In CT, group 1 (Composites) 2 materials (Helio Progress and Solidex) showed no streak artifacts (Category 1), 8 materials showed artifacts less than 15.0 mm (Category 2), 11 materials showed streak artifacts between 15.0 mm to 30.0 mm (Category 3) and 10 materials showed artifacts larger than 30.0 mm (Category 4). In group 2 (Temporary filling materials) 1 material (Clip) showed no artifacts (category 1) and 3 materials showed streak artifacts between 15.0 mm to 30.0 mm (Group 3). In group 3 (Ceramics), 2 materials (IPS Empress and Duceragold) showed artifacts less than 15.0 mm (Category 2), 2 materials (Cergo and Vita Omega 900) showed artifacts between 15.0 mm to 30.0 mm (Category 3) and 1 material (Zirconium dioxide) showed artifacts larger than 30.0 mm (Category 4) (Figure 4). In group 4 (Metal alloys), all 4 materials showed artifacts larger than 30.0 mm (Category 4)(Figure 5).
Various metal restorations and prosthesis may limit the usefulness of CT and MRI imaging, either by degrading the quality of the image or causing disturbances in the image, both of which will complicate the image interpretation and subsequently the diagnosis.
In CT, metal based materials can cause severe artifacts , because attenuation data of the CT scan are distorted by the high density of metallic objects, leading to inconsistencies which prevents adequate calculation of the projection data, commonly resulting in a star burst artifact which consists of radiating lines originating from the metal alloy.
In MRI, the presence of ferromagnetic metals in some of the dental materials causes magnetic field inhomogeneity , where metal-based materials create their own magnetic field and dramatically alter precession frequencies of protons in the adjacent tissues. Tissues adjacent to ferromagnetic components become influenced by the induced magnetic field of the metal, therefore, they either fail to precess or do so at a different frequency, hence they do not generate a useful signal. However, in this study, it was shown that not only metal based dental materials causes susceptibility artifacts, but also Non-Metal materials can cause artifacts and disturbances in the CT and MRI images.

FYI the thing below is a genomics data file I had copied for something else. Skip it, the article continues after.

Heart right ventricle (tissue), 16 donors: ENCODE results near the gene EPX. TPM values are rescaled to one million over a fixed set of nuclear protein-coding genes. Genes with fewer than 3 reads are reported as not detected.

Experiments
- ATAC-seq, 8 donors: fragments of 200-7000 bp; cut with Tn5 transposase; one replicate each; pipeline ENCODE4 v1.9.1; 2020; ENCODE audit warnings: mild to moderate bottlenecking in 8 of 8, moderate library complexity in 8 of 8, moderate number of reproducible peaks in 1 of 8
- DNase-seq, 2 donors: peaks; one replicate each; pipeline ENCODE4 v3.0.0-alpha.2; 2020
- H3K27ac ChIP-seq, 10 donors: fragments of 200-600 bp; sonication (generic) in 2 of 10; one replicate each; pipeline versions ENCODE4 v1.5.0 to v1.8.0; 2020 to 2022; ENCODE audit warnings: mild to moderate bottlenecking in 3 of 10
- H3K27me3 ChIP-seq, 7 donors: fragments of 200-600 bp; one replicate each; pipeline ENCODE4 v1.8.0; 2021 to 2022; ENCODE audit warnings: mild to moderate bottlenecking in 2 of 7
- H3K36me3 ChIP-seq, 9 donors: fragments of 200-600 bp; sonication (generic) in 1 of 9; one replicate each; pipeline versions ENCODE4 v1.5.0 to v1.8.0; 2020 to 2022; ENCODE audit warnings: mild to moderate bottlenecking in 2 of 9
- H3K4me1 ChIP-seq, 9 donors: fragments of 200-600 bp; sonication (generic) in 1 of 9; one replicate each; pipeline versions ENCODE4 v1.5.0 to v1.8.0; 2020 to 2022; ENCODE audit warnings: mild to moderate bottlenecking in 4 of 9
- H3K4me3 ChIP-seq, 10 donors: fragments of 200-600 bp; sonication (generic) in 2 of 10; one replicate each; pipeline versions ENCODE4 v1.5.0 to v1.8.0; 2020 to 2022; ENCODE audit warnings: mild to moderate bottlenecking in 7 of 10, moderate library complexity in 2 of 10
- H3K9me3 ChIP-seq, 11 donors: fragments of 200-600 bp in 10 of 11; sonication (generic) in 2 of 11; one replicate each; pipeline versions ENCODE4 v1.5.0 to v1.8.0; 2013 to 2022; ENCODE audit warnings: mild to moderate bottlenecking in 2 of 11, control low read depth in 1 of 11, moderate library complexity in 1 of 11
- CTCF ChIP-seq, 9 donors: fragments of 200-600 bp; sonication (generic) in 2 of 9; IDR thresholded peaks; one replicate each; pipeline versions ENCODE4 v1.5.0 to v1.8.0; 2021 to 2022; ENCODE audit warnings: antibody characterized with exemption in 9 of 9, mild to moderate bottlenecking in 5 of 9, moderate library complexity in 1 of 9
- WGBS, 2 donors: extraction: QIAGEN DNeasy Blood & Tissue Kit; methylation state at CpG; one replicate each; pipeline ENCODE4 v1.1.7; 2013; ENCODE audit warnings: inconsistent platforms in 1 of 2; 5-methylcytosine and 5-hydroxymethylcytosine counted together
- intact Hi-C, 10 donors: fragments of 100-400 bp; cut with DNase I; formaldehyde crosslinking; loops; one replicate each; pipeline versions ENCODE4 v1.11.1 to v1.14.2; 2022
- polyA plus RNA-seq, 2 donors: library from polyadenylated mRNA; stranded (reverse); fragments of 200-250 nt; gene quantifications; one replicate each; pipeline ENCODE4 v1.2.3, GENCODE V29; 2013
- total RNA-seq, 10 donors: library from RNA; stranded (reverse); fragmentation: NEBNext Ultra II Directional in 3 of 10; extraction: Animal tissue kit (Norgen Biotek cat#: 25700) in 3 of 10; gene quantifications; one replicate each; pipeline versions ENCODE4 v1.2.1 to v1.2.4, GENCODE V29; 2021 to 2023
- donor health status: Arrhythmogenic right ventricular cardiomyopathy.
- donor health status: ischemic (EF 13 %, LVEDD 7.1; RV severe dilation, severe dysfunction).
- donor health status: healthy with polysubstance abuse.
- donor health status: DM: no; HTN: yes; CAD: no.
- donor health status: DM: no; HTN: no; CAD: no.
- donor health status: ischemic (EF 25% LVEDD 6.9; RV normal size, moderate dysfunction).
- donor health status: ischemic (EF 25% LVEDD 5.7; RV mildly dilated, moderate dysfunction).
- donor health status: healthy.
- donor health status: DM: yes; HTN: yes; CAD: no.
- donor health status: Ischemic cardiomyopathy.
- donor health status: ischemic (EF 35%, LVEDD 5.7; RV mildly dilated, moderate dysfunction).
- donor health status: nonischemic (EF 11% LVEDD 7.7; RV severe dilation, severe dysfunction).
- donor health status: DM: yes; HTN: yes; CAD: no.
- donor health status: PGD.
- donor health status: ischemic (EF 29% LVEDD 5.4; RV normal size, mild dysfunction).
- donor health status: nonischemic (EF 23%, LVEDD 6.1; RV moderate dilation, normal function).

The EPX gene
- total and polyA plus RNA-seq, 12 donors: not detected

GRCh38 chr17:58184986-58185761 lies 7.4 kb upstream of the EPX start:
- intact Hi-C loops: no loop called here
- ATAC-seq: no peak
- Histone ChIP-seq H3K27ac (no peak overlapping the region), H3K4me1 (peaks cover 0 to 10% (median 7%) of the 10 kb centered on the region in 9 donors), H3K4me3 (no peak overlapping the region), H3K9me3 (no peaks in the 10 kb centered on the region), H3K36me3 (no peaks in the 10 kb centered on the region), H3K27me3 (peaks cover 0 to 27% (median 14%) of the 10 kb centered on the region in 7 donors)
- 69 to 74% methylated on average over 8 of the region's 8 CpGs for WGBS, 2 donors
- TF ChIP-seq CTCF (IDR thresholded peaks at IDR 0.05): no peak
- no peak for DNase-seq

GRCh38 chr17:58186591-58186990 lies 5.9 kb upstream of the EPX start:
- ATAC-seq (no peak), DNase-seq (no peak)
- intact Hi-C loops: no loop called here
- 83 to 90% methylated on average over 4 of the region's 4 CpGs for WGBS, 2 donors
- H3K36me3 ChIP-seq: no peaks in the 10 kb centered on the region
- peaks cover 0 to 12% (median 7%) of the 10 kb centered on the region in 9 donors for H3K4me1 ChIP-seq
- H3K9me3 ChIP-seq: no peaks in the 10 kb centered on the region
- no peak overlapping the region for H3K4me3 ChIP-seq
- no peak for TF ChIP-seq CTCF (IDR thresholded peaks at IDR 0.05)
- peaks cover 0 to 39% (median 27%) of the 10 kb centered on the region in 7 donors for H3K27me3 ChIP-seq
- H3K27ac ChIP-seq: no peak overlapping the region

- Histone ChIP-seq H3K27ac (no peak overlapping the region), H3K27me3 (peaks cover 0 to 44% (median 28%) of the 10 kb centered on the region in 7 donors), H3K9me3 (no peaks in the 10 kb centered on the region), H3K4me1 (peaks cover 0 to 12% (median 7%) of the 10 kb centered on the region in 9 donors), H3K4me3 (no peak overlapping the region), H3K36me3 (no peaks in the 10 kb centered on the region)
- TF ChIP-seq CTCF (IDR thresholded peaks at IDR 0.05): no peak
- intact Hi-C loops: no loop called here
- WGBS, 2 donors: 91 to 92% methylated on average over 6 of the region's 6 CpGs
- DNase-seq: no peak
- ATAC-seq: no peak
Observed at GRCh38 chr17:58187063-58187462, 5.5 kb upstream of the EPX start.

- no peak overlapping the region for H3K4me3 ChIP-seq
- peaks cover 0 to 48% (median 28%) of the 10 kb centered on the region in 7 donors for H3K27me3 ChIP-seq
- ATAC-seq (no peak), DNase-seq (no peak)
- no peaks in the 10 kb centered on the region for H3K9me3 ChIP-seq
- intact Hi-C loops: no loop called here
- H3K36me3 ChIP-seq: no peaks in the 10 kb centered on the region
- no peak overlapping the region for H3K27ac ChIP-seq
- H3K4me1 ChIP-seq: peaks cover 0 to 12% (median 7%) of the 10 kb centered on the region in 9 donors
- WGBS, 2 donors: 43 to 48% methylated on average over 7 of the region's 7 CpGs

The ceramic frame material (Zirconium dioxide) led surprisingly to the same effect of metal-based materials and disturbed the delineation of anatomic structures in the CT images. Furthermore, Ingredients like Ytterbium trifluoride, Ferric oxide and Lanthanum oxide, which can be found in composites as coloring agents caused image disturbances in CT and MRI.
In MRI, this is due to the fact that these materials contain some ferromagnetic metal ingredients. According to Eggers et al. , even small amounts of a ferromagnetic substance can cause an extensive signal void in the image.
Diamagnetic materials such as gold and paramagnetic materials like titanium are used extensively in oral restorations and are less likely to create artifacts in MRI. However, in this study they generated artifacts and distortions in both MRI and CT images. That is because the alloys contained traces of others ferromagnetic metals such as iron. Furthermore, paramagnetic materials that are used as additives in dental materials and prosthetic appliances could cause artifacts. In a study done by Bartels et al.  paramagnetic substances in vascular stents caused artifacts on MRI, the authors explained that the generated artifacts depended on the MRI sequence used and the material size and thickness. Camacho et al  investigated MRI artifacts caused by radiofrequency eddy currents. They concluded that the resulted substantial signal intensity artifact, in addition to any susceptibility effect, also depends on the shape, orientation, and material of the object under investigation.
As mentioned earlier, the magnitude of susceptibility artifacts in MRI is also related to the type of imaging sequence used. Gradient echo (GRE) sequences are sensitive to the presence of metal, where intravoxel dephasing is the predominant cause of signal loss, resulting in a dark or black area around the metal on the processed images.  Shortening the echo time (TE) and decreasing voxel size can be used to reduce the degree of intravoxel dephasing seen on GRE acquisition.  On the other hand, Spin-echo (SE) sequences have a 180° RF-pulse that refocuses the spins at the echo time and thereby diminishes the phase shifts in the voxel which are caused by local static magnetic field gradients. The refocusing 180° RF-pulse makes the SE sequence less sensitive to susceptibility effects .
In this study, we did not try artifact reduction with short TE, and the sequence protocol in both scans (T1 with TE 40 ms, T2 with TE 90 ms) showed similar artifact sizes and shapes for most of the material tested.
Considering the results of this study, the use of ceramic materials like Zirconium dioxide in crowns, bridges or permanent fillings has to be critically analyzed in the case of CT or MR imaging of the lower mid face.
Further more, dental materials developers would benefit from the results of this study to produce materials that cause less artifacts and distortions in CT and MRI images.
Conceived and designed the experiments: TK RP TG. Performed the experiments: TK RP. Analyzed the data: TK JM AJ AD. Wrote the paper: TK AD. Permission to use facilities at the prosthetic laboratories: RB. Permission to use MRI and CT facilities: RB.